As long as the agency receives the bare minimum data they need, the rule has been satisfied. It also protects the office providing the data during an audit.
Legal Notifications and Consents
Patients and clients can seek out the treatment they need with this legal protection. The privacy rule gets distributed on brochures by government agencies who provide services. Private doctors also have this information on hand for new patients.
Patients sign acknowledgments when receiving information on this privacy rule. It protects the agency and provides patients with facts about how they protect their data.
Clients receive information on how to access their personal records, as well as other personnel who can view them. They also learn about procedures medical professionals use to access records during treatment.
HIPAA Best Practices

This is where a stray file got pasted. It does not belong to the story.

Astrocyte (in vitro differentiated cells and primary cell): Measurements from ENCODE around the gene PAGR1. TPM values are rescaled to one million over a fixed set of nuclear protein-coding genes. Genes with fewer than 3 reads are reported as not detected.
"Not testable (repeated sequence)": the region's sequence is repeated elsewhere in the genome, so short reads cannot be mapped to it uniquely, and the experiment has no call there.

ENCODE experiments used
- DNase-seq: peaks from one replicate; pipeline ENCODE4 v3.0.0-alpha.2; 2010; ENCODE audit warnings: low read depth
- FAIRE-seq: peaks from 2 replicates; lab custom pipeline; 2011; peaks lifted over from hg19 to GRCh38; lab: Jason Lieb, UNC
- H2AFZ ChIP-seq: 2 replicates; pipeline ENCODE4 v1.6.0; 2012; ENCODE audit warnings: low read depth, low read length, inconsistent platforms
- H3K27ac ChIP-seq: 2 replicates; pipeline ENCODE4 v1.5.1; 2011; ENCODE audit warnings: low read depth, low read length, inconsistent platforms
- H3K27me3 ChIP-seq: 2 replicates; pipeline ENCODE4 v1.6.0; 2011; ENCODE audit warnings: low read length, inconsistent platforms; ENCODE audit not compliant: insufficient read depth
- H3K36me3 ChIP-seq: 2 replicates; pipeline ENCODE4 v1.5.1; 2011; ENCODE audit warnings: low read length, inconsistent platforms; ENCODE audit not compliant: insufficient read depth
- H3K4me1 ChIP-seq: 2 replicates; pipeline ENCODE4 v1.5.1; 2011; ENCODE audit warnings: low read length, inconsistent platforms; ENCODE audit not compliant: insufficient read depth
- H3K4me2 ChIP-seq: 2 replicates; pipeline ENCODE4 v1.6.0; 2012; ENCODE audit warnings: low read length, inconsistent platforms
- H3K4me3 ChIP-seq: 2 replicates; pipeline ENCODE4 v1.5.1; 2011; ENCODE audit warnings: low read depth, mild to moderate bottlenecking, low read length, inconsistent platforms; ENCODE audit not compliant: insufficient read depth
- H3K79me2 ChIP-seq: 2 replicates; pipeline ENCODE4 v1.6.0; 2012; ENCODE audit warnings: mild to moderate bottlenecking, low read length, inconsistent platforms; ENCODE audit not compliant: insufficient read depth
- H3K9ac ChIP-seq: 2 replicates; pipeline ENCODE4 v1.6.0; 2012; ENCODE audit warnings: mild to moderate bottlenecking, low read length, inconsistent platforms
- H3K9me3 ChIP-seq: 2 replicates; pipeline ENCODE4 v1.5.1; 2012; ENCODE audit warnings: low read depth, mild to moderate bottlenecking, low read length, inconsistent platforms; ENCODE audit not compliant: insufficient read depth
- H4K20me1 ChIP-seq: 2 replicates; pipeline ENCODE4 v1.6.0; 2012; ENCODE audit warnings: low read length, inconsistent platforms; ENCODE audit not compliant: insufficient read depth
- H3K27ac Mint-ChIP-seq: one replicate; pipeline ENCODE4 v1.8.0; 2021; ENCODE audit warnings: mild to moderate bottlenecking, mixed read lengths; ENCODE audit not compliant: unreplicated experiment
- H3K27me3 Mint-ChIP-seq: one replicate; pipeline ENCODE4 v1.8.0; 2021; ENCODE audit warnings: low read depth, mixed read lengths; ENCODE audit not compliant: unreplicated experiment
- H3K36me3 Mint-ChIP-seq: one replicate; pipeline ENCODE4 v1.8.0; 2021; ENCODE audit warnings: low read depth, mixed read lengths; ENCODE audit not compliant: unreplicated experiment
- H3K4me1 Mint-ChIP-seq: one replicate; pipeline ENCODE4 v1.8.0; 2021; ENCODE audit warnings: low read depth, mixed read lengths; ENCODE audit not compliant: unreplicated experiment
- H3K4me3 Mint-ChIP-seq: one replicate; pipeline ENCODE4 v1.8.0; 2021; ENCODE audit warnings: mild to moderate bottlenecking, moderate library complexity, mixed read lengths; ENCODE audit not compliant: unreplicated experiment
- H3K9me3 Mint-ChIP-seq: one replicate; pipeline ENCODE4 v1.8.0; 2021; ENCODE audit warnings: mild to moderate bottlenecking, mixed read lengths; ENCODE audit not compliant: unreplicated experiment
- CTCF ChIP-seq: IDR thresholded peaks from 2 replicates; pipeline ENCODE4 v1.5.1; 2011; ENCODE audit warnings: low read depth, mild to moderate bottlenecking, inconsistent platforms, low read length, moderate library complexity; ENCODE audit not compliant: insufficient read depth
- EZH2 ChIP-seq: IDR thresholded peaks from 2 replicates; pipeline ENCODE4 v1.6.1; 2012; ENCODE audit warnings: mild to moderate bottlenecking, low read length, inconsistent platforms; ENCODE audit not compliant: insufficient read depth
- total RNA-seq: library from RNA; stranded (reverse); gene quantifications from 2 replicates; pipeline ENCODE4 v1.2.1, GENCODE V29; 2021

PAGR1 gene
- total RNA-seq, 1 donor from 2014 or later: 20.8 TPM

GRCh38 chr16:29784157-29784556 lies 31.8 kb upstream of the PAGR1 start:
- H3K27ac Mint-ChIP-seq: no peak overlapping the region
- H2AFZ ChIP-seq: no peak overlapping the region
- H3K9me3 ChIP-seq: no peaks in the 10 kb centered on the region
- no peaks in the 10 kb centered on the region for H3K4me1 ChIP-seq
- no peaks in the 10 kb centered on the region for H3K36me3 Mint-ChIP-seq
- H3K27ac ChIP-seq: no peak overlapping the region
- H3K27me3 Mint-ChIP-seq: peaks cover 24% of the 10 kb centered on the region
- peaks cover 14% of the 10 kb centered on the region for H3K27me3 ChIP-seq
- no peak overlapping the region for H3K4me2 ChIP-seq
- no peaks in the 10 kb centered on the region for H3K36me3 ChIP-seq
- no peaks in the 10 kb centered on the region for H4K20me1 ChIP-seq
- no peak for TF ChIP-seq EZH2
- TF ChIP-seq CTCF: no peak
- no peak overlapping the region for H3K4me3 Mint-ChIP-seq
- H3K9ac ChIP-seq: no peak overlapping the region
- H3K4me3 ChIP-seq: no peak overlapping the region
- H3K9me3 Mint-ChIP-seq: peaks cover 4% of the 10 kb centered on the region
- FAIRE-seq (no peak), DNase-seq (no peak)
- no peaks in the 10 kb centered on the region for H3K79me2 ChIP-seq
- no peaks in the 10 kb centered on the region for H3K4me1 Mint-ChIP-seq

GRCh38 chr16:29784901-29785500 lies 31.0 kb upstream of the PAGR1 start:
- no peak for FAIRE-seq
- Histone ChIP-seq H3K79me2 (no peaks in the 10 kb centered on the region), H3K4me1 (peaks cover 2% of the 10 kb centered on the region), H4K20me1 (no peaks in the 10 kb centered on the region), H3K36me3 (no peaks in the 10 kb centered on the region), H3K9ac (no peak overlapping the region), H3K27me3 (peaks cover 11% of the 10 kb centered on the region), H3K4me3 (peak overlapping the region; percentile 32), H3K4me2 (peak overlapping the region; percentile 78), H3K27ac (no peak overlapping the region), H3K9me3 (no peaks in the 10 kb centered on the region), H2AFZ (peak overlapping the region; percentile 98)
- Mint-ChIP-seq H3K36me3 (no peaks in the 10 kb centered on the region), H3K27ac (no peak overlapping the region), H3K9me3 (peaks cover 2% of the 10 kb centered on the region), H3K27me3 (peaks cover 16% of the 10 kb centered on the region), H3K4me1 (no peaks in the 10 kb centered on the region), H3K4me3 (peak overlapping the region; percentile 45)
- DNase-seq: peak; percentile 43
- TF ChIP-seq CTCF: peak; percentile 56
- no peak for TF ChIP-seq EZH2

Find available training to educate your staff with the most up-to-date information on this law. They can attend these either in-person or online. The money you invest in training ensures the future success of your practice.
State agencies help protect your practice as they help monitor the use of protected health information. As a HIPAA covered entity, you are fully responsible for the information about your patients and how it gets shared between your office and your co-treating colleagues. It might also help patients reach their treatment goals faster.
Doctors and providers who don’t feel confident in their understanding of this privacy rule put themselves at risk of a costly lawsuit. They also risk losing the trust of their patients. The effort that it takes to follow HIPAA laws is much less than the effort of trying to save a practice once a breach is proven.
It’s an ongoing education that will change with the times. It’s a privacy law that will adapt as more entities start operations.
Keep up with the law and your staff will feel more secure in their positions. It’s a win-win for providers and patients alike and protects everyone involved.
Learn how this law applies to you and the services you provide, so you can treat your clients and make them feel more secure.